Sub-Acute Ruminal Acidosis in the Dairy Herd

Acute acidosis is a metabolic disease characterised by unexplained diarrhoea, inappetence, lethargy, bloating and, in extreme cases, death.

It is caused by a sudden drop in rumen pH usually below 5.5, often due to grain/concentrate overload. Sub-acute ruminal acidosis (SARA) is much more common in the dairy herd but the signs are often subtle and can be difficult to detect. A drop in feed intake and consequently reduced milk yield can occur, as well as milk fat depression and changes in cudding behaviour and dung consistency.

Factors increasing the risk of SARA:

  • Excessive levels of starch and sugars.

  • Low forage to concentrate ratio, with NDF from forage < 20%.

  • High levels of starchy concentrates from parlour feeding.

  • Over processed TMR with insufficient effective fibre for rumination and high inclusion of finely ground cereals.

  • Sorting of TMR (can occur if ration high dry matter, poorly mixed, inadequate processing of forages).

In the US the estimated cost of SARA per cow is $1.12 per day or £0.85 ($1 = approximately £0.76 as of 19/06/18) . For 150 milking cows with approximately 20% suffering from SARA, this costs £25.50 per day.

A practical way to identify SARA is to look at the manure and assess the three C’s; colour, consistency and content.

Colour is influenced by forage to concentrate ratio and rate of passage. When cows consume a typical TMR, dung is usually more yellow in colour. This colour results from the combination of grain and forage and varies according to the amount of grain and processing.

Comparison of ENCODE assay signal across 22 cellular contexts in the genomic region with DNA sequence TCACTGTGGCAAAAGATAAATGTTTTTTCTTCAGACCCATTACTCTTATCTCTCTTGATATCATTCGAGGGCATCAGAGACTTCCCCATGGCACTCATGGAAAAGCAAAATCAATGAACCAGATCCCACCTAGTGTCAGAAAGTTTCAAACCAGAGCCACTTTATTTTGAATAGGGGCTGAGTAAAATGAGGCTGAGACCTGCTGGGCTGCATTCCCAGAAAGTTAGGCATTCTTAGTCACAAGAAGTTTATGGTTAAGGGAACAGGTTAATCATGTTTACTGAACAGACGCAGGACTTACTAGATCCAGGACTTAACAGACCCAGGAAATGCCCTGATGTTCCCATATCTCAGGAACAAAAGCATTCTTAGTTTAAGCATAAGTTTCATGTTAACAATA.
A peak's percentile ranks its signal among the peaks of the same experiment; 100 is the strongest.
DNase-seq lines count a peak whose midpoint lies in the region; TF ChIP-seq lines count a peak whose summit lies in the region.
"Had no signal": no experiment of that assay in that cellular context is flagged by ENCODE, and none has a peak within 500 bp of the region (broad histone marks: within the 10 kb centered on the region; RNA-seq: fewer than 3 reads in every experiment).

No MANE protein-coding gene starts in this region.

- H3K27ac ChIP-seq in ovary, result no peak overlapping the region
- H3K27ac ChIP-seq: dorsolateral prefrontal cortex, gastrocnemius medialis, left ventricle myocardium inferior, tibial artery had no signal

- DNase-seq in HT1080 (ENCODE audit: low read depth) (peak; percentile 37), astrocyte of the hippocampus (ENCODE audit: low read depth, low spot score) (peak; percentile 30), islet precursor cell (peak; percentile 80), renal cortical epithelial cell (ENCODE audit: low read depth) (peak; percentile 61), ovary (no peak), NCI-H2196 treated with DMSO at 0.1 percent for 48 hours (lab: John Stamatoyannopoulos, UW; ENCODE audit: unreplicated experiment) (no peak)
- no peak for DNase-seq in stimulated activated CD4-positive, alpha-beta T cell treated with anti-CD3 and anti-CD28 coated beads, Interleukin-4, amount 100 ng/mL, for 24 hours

A normal dung pat has a porridge-like consistency and forms a dome-shaped pile 3 to 5cms high. Loose dung, with bubbles can indicate SARA as high acid production causes this change in consistency.

Undigested grain or long forage particles in dung indicates poor rumen fermentation or an accelerated rate of passage. This may be due to inadequate intake of fibre that is effective in stimulating rumination or maintaining normal rumen pH.

Presence of the above mentioned symptoms may indicate SARA and it is worth looking into diet or management changes to minimise that loss of £0.85/cow/day.

Reference

Enemark, J. M. D., 2007. The monitoring, prevention and treatment of sub-acute ruminal acidosis (SARA): A review. The Veterinary Journal, Volume 176, pp. 32-43.

maimie.sloan@sac.co.uk, 01387 261172

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